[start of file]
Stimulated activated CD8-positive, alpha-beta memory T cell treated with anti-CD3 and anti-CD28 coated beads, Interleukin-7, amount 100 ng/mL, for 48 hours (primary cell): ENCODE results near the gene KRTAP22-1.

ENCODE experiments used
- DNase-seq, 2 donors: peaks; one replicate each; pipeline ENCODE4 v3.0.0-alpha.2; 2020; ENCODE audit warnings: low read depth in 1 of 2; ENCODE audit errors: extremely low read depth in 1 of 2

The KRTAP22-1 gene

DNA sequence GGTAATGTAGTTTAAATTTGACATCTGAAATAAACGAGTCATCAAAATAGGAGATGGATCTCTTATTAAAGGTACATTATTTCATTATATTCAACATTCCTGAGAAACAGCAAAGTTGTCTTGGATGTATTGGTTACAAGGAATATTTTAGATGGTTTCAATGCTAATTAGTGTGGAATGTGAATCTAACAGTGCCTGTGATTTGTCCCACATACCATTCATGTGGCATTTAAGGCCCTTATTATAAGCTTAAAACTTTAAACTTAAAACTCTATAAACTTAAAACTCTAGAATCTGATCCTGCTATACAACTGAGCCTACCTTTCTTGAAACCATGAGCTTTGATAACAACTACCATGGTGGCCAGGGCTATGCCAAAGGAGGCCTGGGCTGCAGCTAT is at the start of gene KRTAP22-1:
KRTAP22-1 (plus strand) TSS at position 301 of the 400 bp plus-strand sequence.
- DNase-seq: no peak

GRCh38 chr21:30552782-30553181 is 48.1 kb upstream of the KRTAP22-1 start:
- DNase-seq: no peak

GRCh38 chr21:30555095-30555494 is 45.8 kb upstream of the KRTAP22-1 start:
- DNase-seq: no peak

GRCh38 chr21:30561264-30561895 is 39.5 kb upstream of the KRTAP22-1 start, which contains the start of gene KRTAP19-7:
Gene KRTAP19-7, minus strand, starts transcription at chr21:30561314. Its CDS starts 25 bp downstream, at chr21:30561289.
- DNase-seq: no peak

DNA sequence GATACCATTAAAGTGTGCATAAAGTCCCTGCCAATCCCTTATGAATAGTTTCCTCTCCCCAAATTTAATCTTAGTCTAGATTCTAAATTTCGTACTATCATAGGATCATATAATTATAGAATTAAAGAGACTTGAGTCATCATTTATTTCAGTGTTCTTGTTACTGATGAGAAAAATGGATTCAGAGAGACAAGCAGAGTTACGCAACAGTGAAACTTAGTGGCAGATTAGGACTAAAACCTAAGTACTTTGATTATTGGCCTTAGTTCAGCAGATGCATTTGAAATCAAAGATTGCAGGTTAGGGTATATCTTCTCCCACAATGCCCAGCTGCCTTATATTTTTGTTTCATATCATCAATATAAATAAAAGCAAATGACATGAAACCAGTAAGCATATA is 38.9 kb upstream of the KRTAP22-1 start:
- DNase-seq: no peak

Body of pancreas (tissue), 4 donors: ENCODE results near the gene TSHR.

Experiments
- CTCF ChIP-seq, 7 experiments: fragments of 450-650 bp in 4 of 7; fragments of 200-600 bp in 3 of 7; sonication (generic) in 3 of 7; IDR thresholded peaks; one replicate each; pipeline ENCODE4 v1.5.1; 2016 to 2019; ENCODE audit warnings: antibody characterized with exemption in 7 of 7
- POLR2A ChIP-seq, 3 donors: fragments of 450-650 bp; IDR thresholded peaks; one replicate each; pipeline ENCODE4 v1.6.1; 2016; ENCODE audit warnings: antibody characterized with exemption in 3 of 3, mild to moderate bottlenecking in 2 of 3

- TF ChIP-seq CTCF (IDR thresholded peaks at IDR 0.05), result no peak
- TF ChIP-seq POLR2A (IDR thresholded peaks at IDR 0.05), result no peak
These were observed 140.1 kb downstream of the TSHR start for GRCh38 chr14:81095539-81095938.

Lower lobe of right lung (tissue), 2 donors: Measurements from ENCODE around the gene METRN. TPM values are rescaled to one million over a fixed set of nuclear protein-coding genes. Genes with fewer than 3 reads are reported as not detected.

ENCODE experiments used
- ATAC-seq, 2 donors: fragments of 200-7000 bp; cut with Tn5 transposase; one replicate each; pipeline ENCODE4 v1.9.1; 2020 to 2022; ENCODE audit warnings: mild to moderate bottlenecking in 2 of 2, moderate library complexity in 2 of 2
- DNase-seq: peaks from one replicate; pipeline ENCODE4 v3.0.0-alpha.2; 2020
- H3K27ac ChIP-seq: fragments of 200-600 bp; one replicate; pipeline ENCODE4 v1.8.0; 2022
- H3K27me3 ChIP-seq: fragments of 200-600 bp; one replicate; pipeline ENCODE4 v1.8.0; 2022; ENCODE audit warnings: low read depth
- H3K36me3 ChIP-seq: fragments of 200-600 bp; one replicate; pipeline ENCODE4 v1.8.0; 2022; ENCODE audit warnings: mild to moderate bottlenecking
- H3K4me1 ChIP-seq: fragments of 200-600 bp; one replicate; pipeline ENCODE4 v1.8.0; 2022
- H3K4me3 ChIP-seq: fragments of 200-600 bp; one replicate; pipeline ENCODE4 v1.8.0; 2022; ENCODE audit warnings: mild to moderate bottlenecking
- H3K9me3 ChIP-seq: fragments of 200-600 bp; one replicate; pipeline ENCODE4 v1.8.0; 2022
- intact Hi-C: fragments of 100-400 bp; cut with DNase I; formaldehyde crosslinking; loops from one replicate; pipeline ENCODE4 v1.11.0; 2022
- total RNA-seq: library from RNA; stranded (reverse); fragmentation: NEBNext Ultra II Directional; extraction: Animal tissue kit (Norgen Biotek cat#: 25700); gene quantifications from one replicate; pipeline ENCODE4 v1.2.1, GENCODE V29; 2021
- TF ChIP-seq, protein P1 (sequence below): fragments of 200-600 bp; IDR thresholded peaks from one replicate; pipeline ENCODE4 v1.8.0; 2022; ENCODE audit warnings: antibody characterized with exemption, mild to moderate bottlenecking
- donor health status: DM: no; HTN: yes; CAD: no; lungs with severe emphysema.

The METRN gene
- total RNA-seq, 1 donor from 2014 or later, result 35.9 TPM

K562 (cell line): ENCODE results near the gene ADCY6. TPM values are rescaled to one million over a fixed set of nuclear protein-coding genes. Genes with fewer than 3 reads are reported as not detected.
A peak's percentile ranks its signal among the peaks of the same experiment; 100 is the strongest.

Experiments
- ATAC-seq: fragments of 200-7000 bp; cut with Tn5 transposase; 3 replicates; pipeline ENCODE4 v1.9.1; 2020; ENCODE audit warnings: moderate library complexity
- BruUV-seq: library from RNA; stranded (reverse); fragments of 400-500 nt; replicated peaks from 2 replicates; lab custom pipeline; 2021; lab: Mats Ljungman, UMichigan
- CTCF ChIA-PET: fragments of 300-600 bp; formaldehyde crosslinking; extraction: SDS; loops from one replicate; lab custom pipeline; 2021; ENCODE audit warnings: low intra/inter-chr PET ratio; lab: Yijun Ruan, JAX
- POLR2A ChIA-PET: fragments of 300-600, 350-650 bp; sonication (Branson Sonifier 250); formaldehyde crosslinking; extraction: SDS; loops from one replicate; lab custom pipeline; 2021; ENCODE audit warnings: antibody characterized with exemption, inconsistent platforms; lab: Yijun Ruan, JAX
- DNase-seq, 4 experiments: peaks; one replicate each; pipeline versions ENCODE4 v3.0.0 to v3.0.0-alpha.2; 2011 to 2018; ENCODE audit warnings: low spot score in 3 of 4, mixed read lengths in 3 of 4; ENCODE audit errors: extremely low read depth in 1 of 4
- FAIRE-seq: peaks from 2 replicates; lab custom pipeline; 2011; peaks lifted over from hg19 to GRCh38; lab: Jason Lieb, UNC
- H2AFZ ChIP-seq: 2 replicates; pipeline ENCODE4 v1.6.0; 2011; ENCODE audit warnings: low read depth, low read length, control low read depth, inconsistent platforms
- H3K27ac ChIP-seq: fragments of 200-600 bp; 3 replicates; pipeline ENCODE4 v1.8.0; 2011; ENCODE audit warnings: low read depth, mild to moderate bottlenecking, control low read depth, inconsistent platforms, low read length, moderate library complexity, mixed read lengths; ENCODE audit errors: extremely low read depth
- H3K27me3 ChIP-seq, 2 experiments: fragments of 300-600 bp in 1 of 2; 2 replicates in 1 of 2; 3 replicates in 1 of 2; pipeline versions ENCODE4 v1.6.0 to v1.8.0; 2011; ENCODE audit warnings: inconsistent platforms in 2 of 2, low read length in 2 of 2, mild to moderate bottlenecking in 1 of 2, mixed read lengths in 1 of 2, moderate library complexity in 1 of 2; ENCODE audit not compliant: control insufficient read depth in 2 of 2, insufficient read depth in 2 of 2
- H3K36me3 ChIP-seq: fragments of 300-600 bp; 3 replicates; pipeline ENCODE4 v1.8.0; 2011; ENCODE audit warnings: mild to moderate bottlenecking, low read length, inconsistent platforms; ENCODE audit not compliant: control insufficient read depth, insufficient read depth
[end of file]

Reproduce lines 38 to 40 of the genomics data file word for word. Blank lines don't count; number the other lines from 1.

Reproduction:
The METRN gene
- total RNA-seq, 1 donor from 2014 or later, result 35.9 TPM

K562 (cell line): ENCODE results near the gene ADCY6. TPM values are rescaled to one million over a fixed set of nuclear protein-coding genes. Genes with fewer than 3 reads are reported as not detected.